Why does Tobit do it, particularly as such great risk to himself? He makes it quite clear: it’s a central act of charity. He does three things that are righteous: gives bread to the hungry, clothes the naked, buries the dead (Tobit 1:17).

Are any of these beginning to sound a bit familiar? Because you’ve been ordered to do them, too:

  • Feed the hungry.
  • Clothe the naked.
  • Bury the dead.
  • Give drink to the thirsty.
  • Give sheltered to the homeless.
  • Visit the sick.
  • Ransom the captive.

You’ll note the name of these acts–corporal works of mercy–comes from the Latin root corpus, for body, the source of the English word corpse.

There’s nothing in there about “burying the nice folks.” The command to bury the unrighteous is partly a matter of preventing contamination of the land, but it’s also interpreted as something due to any human created in the image of God. (I’ve written a whole series on how bodies and burial were handled in ancient Israel: a major focus of my study during a semester on the OT. This entry in particular summarizes Jewish attitudes toward the dead from a Biblical perspective.)

Mortality entered the world through sin. The person who handled the dead was therefore in the realm of death and sin. That’s why the person handling a corpse is considered impure for a time, but is also considered righteous. They are cleaning up the mess made by the sin of man, and in a very real sense doing close battle with that sin. It takes courage. It takes faith.

We don’t treat our enemies with dignity for their sake, but for our own, and because God commands it. I didn’t know Tamerlan Tsarnaev, and he did not kill any member of my family or community. My reaction if he had would be considerably more complex and challenging, but no different in the end. The dead, the wounded, and their families will deal with the actions of this wicked man for the rest of their lives. He unleashed evil in the world, and his punishment is in the hands of the One who always judges justly.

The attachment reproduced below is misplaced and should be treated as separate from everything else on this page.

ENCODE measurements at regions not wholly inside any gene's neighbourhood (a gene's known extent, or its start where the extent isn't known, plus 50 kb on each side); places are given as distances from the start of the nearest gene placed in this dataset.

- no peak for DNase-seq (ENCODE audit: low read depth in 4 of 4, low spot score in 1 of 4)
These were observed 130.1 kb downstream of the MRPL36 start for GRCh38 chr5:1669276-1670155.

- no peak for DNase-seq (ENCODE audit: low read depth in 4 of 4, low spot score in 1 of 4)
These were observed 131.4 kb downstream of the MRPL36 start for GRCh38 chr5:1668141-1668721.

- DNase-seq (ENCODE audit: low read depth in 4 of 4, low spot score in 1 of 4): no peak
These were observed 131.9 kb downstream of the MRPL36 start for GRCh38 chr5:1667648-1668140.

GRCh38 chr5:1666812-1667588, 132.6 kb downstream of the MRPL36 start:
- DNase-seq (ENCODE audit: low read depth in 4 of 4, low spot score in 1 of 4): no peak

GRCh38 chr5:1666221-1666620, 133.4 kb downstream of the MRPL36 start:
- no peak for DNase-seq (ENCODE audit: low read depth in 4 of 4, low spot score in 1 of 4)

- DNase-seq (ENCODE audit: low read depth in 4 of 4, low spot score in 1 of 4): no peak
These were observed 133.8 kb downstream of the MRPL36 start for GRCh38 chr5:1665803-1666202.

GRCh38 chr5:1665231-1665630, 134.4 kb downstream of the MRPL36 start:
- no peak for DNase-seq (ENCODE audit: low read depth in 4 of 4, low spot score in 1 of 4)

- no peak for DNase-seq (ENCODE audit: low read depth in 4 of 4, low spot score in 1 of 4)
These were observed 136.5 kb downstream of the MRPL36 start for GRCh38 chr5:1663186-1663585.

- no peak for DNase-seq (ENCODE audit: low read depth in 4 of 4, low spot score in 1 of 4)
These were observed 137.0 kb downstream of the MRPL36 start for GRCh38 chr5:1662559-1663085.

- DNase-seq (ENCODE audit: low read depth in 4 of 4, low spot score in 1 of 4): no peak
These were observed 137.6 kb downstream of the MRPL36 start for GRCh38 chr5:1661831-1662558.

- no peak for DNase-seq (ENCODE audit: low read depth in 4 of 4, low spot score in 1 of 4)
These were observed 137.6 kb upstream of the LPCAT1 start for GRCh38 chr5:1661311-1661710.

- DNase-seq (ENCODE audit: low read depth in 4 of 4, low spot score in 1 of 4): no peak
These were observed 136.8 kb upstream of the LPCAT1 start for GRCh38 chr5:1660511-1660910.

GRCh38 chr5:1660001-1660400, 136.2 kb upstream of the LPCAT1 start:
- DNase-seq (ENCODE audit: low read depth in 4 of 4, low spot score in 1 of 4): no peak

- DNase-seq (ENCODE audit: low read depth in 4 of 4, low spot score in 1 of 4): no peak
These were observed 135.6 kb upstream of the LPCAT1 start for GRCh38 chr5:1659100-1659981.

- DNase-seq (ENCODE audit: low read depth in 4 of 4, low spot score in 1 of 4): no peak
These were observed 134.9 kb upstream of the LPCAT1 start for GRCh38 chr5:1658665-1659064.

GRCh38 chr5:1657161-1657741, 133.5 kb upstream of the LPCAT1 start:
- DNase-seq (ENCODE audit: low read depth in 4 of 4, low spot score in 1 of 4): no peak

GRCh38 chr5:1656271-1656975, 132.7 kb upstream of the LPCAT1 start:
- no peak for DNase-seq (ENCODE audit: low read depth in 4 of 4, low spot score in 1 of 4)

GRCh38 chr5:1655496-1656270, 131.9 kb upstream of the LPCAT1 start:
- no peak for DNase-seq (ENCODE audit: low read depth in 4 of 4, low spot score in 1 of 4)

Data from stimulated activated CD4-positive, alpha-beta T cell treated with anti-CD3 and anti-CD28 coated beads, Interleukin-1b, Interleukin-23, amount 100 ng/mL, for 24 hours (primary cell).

That punishment is no longer our concern. Only the living are our concern, except inasmuch as we pray for the souls of the faithful departed. Only our reactions matter: what we do with hate, and how we respond to evil. It’s the key thing that makes us different as Christians. It’s not that we don’t fight, or that we don’t have enemies, or that we don’t recognize the evil festering in our midst. We must do all those things. We can even hate, because sometimes hate is remarkably clarifying.

But in the end, when we have to act, it must be in faith, in hope, and in charity. One of the key lessons of Jesus is that we must not tend downward with our enemies, but upward towards the Father. He is our model, and he asks nothing less than that we be perfect. The works of mercy benefit the world because they are proof of life, and a light in the darkness. The worse the darkness, the harder it can be to get that light shining, but it becomes even more imperative that we do so.

Evil is an absence: a corrosion of the Good. It has no true existence. The only possible response to it is goodness, not more evil. We have to fill up that emptiness. Eventually, we have to set down the hate, which brings only more darkness, and fill the darkness with charity, which is the light of Christ.

My blog neighbor Max Lindenman says that a graduate of Yale Divinity School is offering a plot for Tsarnaev, which is just as it should be. We bury the dead–even the unrighteous–not merely for the sake of the dead, but for our own soul’s sake, and to glorify God, whose light shines on the just and unjust alike. We are called to be that light, and we can’t be particular about where we choose to shine.

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About Thomas L. McDonald

Thomas L. McDonald writes about technology, theology, history, games, and shiny things. Details of his rather uneventful life as a professional writer and magazine editor can be found in the About tab.